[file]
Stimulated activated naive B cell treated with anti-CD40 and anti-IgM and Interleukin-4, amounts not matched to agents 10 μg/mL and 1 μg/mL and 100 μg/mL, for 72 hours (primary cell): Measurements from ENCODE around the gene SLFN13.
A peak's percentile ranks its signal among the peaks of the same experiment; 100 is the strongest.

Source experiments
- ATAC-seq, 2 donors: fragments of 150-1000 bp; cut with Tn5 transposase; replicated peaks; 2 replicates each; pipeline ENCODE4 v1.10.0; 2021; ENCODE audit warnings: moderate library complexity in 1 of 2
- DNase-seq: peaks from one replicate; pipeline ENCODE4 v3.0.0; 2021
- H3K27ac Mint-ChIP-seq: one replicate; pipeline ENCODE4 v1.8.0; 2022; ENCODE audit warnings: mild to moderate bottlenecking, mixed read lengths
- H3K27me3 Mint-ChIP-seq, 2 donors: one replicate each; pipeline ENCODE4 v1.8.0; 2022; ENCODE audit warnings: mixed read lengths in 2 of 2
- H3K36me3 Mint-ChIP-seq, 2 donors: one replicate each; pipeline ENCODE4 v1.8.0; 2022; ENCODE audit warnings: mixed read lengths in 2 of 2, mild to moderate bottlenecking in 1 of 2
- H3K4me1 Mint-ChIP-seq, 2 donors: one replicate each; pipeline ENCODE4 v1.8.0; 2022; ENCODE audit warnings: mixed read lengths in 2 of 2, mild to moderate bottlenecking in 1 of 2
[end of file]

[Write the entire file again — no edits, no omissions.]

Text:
Stimulated activated naive B cell treated with anti-CD40 and anti-IgM and Interleukin-4, amounts not matched to agents 10 μg/mL and 1 μg/mL and 100 μg/mL, for 72 hours (primary cell): Measurements from ENCODE around the gene SLFN13.
A peak's percentile ranks its signal among the peaks of the same experiment; 100 is the strongest.

Source experiments
- ATAC-seq, 2 donors: fragments of 150-1000 bp; cut with Tn5 transposase; replicated peaks; 2 replicates each; pipeline ENCODE4 v1.10.0; 2021; ENCODE audit warnings: moderate library complexity in 1 of 2
- DNase-seq: peaks from one replicate; pipeline ENCODE4 v3.0.0; 2021
- H3K27ac Mint-ChIP-seq: one replicate; pipeline ENCODE4 v1.8.0; 2022; ENCODE audit warnings: mild to moderate bottlenecking, mixed read lengths
- H3K27me3 Mint-ChIP-seq, 2 donors: one replicate each; pipeline ENCODE4 v1.8.0; 2022; ENCODE audit warnings: mixed read lengths in 2 of 2
- H3K36me3 Mint-ChIP-seq, 2 donors: one replicate each; pipeline ENCODE4 v1.8.0; 2022; ENCODE audit warnings: mixed read lengths in 2 of 2, mild to moderate bottlenecking in 1 of 2
- H3K4me1 Mint-ChIP-seq, 2 donors: one replicate each; pipeline ENCODE4 v1.8.0; 2022; ENCODE audit warnings: mixed read lengths in 2 of 2, mild to moderate bottlenecking in 1 of 2